Shortly after I quit drinking in January 2012, I started volunteering as a cat socializer at my local no-kill animal shelter.
One of the more unsavory aspects of being hungover or drunk all the time was my extreme selfishness. I wanted what I wanted when I wanted it, whether that was another shot of whiskey, an afternoon of silence with the shades drawn instead of going to work, or six cheese enchiladas. I was often up all night. My roommates just had to put up with me singing, laughing, or crying loudly, depending on my mood.
Even after I broke the cycle of balls-to-the-wall boozing and recovery, it took me a long time to look outside of my own bell jar and acknowledge the needs and feelings of others. In fact, more than a year and a half later, this is something I’m still learning how to do.
Volunteering to help with cat rescue at the animal shelter has been an important part of that journey. They always say you learn a lot and get the warmest, most gigantic fuzzies by giving to someone who can never repay you (and by “they” I mean inspirational quote memes on Facebook). That’s why I went straight for the cats — the homeless, neglected, forgotten, abandoned kitties who longed for love and a home but were completely helpless because they lacked a voice.
Almost immediately, I knew I was in the right place. Every Sunday morning, I shut off my phone and my mind for a couple of hours and spent my time focusing on the needs of the cat at hand. Whether it was a bored kitten who needed to be entertained with a feather toy or a fearful, elderly cat who just needed to be stroked and spoken to gently, I tried to put aside my own ideas of what I wanted or thought "should" happen. Instead I responded to what the cat was telling me.
It wasn’t long before I fell in love. I’ve always had a soft spot for special-needs pets, so when I met Gretchen, a partially blind and deaf tortie with a possible neurological disorder, I was smitten. A police officer found the sweet, one-year-old kitty wandering the streets and brought her to the shelter, where she quickly became a volunteer favorite.
Every Sunday I looked forward to playing with Gretchen. She was talkative and feisty, and she didn’t let her disabilities stop her from pouncing on that feather toy and stalking away with it between her teeth like a fierce little predator. Her tenacity was contagious. She made me feel that if I just hung in there, the seemingly ceaseless negativity of early sobriety would wash over me like water around a stone.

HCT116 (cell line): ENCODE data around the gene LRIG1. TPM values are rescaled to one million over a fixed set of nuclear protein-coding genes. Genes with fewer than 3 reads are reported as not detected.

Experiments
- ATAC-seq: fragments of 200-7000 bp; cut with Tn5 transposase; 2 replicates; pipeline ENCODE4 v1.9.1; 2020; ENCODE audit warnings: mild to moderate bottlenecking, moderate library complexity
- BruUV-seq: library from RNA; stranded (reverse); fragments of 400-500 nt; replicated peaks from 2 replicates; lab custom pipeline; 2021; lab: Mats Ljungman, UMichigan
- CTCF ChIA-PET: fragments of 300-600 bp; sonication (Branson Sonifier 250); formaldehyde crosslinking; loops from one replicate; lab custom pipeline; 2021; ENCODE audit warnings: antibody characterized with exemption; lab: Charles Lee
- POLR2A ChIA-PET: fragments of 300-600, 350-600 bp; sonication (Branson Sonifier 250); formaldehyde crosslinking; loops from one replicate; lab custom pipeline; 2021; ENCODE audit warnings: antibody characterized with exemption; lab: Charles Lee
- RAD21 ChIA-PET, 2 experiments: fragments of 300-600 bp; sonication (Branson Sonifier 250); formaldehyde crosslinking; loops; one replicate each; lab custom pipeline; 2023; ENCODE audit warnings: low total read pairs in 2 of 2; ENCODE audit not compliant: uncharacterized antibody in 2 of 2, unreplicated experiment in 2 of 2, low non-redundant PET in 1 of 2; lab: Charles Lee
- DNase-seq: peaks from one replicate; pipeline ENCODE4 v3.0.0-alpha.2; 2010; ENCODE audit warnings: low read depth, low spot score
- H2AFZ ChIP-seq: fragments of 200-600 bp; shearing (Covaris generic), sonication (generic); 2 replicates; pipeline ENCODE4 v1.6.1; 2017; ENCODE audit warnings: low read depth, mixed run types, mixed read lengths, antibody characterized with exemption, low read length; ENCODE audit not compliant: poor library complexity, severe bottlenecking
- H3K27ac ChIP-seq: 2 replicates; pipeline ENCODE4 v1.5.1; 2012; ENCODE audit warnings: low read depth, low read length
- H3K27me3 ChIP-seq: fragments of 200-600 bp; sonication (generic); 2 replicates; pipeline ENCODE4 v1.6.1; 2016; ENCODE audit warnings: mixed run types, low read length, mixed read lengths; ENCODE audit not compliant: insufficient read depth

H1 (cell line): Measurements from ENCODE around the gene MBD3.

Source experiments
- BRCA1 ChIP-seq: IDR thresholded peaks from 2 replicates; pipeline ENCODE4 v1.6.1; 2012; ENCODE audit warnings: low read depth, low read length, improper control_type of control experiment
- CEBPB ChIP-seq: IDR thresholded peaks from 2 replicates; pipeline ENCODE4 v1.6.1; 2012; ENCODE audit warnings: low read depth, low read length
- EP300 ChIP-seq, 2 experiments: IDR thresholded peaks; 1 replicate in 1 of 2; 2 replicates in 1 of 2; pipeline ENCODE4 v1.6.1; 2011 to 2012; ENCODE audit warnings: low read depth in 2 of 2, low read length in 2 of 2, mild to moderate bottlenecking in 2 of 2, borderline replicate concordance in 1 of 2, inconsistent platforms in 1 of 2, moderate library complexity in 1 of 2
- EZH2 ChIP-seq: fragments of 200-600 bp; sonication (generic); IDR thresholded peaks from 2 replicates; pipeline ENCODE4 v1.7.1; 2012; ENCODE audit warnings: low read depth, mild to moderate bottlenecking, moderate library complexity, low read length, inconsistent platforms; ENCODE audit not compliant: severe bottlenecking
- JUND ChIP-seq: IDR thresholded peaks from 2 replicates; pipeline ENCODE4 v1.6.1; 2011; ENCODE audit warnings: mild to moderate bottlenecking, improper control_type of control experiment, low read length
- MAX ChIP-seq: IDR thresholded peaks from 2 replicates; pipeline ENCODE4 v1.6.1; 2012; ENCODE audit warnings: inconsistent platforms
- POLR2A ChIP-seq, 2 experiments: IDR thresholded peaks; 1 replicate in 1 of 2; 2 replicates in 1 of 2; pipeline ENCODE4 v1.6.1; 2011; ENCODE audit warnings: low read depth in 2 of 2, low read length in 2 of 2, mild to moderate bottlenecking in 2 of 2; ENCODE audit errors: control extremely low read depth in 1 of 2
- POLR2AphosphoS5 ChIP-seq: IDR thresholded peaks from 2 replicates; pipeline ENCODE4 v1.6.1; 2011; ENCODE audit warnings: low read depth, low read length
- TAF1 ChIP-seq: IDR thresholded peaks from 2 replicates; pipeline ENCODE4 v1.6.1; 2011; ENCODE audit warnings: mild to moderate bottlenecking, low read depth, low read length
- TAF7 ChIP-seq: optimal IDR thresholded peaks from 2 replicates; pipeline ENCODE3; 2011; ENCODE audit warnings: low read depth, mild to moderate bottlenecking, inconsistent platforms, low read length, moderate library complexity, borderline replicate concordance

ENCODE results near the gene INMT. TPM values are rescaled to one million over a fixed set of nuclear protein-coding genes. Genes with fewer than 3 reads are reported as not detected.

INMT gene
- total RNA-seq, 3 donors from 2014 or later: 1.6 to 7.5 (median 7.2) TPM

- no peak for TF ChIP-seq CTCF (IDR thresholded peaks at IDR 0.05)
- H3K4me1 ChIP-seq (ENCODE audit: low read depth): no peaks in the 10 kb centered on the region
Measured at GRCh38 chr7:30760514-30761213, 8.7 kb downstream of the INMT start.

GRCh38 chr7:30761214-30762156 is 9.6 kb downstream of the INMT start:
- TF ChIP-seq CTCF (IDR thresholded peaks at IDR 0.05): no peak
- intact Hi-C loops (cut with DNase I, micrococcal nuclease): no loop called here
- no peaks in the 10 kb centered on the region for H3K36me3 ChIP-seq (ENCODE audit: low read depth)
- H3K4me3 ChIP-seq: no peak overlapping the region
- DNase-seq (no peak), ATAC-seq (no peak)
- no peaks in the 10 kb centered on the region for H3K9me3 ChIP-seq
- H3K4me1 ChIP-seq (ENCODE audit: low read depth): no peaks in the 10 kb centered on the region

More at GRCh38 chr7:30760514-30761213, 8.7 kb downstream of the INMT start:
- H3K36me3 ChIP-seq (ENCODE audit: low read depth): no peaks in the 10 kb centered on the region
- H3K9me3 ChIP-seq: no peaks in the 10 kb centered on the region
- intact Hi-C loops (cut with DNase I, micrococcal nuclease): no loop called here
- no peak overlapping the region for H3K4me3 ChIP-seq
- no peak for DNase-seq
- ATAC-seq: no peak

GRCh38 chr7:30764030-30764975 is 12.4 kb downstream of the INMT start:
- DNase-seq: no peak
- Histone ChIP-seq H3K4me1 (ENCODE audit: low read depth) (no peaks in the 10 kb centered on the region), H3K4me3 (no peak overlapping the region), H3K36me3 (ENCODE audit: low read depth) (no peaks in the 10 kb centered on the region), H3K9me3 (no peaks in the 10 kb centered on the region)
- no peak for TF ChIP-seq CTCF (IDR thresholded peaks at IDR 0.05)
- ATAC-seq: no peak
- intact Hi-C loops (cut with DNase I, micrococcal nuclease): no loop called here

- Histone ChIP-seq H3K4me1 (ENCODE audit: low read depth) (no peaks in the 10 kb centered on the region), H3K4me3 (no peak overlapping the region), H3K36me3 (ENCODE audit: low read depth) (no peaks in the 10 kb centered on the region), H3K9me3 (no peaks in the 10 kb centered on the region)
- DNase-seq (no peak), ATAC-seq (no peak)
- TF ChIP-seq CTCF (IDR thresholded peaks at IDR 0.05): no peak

It took several months, but eventually Gretchen found a home — at this shelter, they all do. I was thrilled for her, but her happiness wouldn’t last long. She died of a seizure shortly after going to live with her forever family.
I don’t know why the loss of Gretchen cut me so deeply. During my time at the shelter, other elderly or sick cats had been euthanized, and while I mourned their losses, I knew ending their suffering was the most humane decision. But Gretchen was different. She had become an extension of my feline family, in a sense, and after losing her I found myself volunteering less. I was afraid to grow attached to another cat — especially another special-needs cat — and have to experience another loss.
The final blow to my motivation to volunteer came after a failed job interview. I wanted to work at the shelter the moment I started volunteering, so when they called me for an interview, I was jazzed. I wanted to dance right out of my corporate cube and all the way home, never to return.
But the interview did not go as well as I’d hoped. Pretty much right away, it became clear that I was not the best fit for the job — I didn’t have the kind of experience the position demanded. They weren’t going to hire me, and I was okay with that. I just wish they’d bothered to tell me.
As anyone who has spent any time job hunting knows, radio silence after an interview is the worst outcome. Odds are you spent hours filling out an application, updating your resume, writing a cover letter, and prepping for and stressing over the interview. You might have even used your rare, coveted vacation time to attend the interview, as I did. Getting no reply feels the same as your interviewer flipping you off while laughing and eating popcorn. It invalidates all of your time and effort.
After this experience, I felt that I was not as important to the shelter as it was to me. So I stopped going.
It was only when a couple of people who assumed I was still volunteering regularly gave me cat food and bed donations to drop off that I realized I was falling back into my old patterns. I was being selfish. I was making my experience at the shelter about me instead of what really matters — the cats.
If I can provide 10 minutes of comfort to a cat whose life has been full of hardship and neglect, that is worth facing the possible discomfort of death and loss, and it’s certainly worth allowing my fragile ego to be used as a damn punching bag. That’s why, next week, I’m going back to the shelter to make some new feline friends, risks be damned.
About Angela: This not-crazy-at-all cat lady loves to lint-roll her favorite dress and go out dancing. She also frequents the gym, the vegan coffee joint, and the warm patch of sunlight on the living room floor. She enjoys a good cat rescue story about kindness and decency overcoming the odds, and she’s an enthusiastic recipient of headbutts and purrs from her two cats, Bubba Lee Kinsey and Phoenix.
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